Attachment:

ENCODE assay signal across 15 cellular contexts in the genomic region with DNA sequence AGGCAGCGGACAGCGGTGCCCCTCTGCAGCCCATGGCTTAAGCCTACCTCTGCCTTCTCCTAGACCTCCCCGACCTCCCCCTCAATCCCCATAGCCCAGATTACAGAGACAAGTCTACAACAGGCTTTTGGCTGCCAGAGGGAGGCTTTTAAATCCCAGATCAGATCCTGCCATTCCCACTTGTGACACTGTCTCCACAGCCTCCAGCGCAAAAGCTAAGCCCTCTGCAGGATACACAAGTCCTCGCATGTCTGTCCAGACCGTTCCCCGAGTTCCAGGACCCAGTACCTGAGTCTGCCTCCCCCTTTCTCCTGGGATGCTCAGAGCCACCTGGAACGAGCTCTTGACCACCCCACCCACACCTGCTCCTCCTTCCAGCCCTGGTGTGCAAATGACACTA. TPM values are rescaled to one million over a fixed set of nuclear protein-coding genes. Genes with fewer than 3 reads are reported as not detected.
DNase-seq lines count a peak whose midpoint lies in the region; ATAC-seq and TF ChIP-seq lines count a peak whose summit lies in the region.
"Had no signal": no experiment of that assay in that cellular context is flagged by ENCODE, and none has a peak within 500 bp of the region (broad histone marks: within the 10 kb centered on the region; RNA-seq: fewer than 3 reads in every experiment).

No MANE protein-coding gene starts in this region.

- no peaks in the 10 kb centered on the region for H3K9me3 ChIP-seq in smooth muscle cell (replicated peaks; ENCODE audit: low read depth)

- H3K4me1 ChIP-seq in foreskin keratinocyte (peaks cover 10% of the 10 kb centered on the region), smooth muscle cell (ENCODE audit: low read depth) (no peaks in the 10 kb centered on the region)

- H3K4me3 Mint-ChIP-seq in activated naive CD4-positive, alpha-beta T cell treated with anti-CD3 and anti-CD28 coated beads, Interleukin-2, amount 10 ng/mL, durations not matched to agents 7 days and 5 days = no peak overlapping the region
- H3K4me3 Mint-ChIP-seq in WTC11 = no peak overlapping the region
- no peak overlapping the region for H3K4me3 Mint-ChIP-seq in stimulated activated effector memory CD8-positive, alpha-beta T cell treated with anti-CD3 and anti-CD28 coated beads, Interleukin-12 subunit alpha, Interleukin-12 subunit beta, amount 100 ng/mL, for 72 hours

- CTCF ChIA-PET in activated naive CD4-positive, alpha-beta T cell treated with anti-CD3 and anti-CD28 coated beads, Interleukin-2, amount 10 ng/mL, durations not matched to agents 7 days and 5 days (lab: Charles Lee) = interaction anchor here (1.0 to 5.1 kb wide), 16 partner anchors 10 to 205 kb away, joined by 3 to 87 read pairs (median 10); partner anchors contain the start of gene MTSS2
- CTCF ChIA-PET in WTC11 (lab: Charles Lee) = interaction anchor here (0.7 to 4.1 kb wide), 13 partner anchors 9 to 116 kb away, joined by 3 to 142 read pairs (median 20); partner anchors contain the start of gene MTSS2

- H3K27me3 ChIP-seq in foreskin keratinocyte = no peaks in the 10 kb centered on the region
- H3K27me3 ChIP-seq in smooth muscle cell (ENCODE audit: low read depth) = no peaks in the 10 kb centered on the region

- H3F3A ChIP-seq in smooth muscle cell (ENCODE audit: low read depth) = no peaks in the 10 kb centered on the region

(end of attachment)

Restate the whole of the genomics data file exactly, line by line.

ENCODE assay signal across 15 cellular contexts in the genomic region with DNA sequence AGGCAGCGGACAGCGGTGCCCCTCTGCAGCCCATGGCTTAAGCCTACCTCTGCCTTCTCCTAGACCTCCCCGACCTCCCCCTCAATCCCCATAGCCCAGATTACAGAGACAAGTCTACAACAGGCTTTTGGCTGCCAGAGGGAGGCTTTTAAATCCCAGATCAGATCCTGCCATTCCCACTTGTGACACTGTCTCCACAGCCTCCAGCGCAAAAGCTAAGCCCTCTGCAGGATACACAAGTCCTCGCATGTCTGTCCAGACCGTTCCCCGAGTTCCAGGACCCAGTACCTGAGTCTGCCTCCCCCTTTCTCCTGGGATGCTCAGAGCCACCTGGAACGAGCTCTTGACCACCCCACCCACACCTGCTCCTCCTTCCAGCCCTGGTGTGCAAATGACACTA. TPM values are rescaled to one million over a fixed set of nuclear protein-coding genes. Genes with fewer than 3 reads are reported as not detected.
DNase-seq lines count a peak whose midpoint lies in the region; ATAC-seq and TF ChIP-seq lines count a peak whose summit lies in the region.
"Had no signal": no experiment of that assay in that cellular context is flagged by ENCODE, and none has a peak within 500 bp of the region (broad histone marks: within the 10 kb centered on the region; RNA-seq: fewer than 3 reads in every experiment).

No MANE protein-coding gene starts in this region.

- no peaks in the 10 kb centered on the region for H3K9me3 ChIP-seq in smooth muscle cell (replicated peaks; ENCODE audit: low read depth)

- H3K4me1 ChIP-seq in foreskin keratinocyte (peaks cover 10% of the 10 kb centered on the region), smooth muscle cell (ENCODE audit: low read depth) (no peaks in the 10 kb centered on the region)

- H3K4me3 Mint-ChIP-seq in activated naive CD4-positive, alpha-beta T cell treated with anti-CD3 and anti-CD28 coated beads, Interleukin-2, amount 10 ng/mL, durations not matched to agents 7 days and 5 days = no peak overlapping the region
- H3K4me3 Mint-ChIP-seq in WTC11 = no peak overlapping the region
- no peak overlapping the region for H3K4me3 Mint-ChIP-seq in stimulated activated effector memory CD8-positive, alpha-beta T cell treated with anti-CD3 and anti-CD28 coated beads, Interleukin-12 subunit alpha, Interleukin-12 subunit beta, amount 100 ng/mL, for 72 hours

- CTCF ChIA-PET in activated naive CD4-positive, alpha-beta T cell treated with anti-CD3 and anti-CD28 coated beads, Interleukin-2, amount 10 ng/mL, durations not matched to agents 7 days and 5 days (lab: Charles Lee) = interaction anchor here (1.0 to 5.1 kb wide), 16 partner anchors 10 to 205 kb away, joined by 3 to 87 read pairs (median 10); partner anchors contain the start of gene MTSS2
- CTCF ChIA-PET in WTC11 (lab: Charles Lee) = interaction anchor here (0.7 to 4.1 kb wide), 13 partner anchors 9 to 116 kb away, joined by 3 to 142 read pairs (median 20); partner anchors contain the start of gene MTSS2

- H3K27me3 ChIP-seq in foreskin keratinocyte = no peaks in the 10 kb centered on the region
- H3K27me3 ChIP-seq in smooth muscle cell (ENCODE audit: low read depth) = no peaks in the 10 kb centered on the region

- H3F3A ChIP-seq in smooth muscle cell (ENCODE audit: low read depth) = no peaks in the 10 kb centered on the region